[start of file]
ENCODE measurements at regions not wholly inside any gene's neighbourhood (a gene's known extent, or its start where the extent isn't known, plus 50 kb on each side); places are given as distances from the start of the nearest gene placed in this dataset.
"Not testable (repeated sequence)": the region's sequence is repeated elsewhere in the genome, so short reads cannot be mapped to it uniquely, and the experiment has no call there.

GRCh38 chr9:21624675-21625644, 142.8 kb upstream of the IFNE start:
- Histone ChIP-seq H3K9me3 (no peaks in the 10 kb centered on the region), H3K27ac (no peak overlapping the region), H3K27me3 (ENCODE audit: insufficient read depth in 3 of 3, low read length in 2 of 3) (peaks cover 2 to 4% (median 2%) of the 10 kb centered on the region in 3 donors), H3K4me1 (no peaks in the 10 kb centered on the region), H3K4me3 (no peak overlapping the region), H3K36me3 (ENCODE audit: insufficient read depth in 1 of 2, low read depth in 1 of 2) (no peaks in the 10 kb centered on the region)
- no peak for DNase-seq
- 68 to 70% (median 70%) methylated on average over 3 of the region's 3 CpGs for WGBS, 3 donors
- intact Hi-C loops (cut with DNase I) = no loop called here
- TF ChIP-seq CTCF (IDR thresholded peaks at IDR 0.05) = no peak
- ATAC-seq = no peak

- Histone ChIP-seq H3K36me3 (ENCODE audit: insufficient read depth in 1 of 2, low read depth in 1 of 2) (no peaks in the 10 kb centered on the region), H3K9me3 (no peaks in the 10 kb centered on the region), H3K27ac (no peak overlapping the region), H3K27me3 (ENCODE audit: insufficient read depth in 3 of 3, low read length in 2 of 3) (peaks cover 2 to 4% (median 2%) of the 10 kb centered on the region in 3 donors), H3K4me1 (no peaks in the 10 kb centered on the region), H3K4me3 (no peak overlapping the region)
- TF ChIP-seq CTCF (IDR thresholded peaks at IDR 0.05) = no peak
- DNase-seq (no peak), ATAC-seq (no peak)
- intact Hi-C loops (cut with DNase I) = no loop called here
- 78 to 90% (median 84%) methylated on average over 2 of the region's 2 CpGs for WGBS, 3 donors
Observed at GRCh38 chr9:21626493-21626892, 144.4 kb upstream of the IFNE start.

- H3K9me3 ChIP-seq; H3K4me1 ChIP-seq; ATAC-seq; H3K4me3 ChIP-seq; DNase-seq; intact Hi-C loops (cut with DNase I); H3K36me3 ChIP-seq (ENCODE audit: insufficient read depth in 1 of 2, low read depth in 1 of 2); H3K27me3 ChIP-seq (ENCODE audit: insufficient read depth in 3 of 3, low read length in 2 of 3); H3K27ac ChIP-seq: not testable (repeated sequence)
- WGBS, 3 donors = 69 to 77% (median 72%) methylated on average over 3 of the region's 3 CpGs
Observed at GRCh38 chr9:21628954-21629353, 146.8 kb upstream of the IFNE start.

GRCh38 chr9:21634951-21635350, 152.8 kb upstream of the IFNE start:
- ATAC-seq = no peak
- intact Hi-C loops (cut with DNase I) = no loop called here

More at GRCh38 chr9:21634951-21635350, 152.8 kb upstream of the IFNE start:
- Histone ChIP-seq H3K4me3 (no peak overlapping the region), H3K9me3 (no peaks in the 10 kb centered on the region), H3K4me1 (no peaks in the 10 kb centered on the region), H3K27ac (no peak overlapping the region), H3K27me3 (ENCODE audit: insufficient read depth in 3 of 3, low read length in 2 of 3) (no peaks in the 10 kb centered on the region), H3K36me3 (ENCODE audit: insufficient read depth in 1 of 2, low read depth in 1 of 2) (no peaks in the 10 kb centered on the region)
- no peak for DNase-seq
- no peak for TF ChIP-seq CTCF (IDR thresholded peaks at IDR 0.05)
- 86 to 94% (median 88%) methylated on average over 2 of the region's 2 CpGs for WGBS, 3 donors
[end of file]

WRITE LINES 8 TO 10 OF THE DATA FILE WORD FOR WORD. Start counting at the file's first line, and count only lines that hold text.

- TF ChIP-seq CTCF (IDR thresholded peaks at IDR 0.05) = no peak
- ATAC-seq = no peak

- Histone ChIP-seq H3K36me3 (ENCODE audit: insufficient read depth in 1 of 2, low read depth in 1 of 2) (no peaks in the 10 kb centered on the region), H3K9me3 (no peaks in the 10 kb centered on the region), H3K27ac (no peak overlapping the region), H3K27me3 (ENCODE audit: insufficient read depth in 3 of 3, low read length in 2 of 3) (peaks cover 2 to 4% (median 2%) of the 10 kb centered on the region in 3 donors), H3K4me1 (no peaks in the 10 kb centered on the region), H3K4me3 (no peak overlapping the region)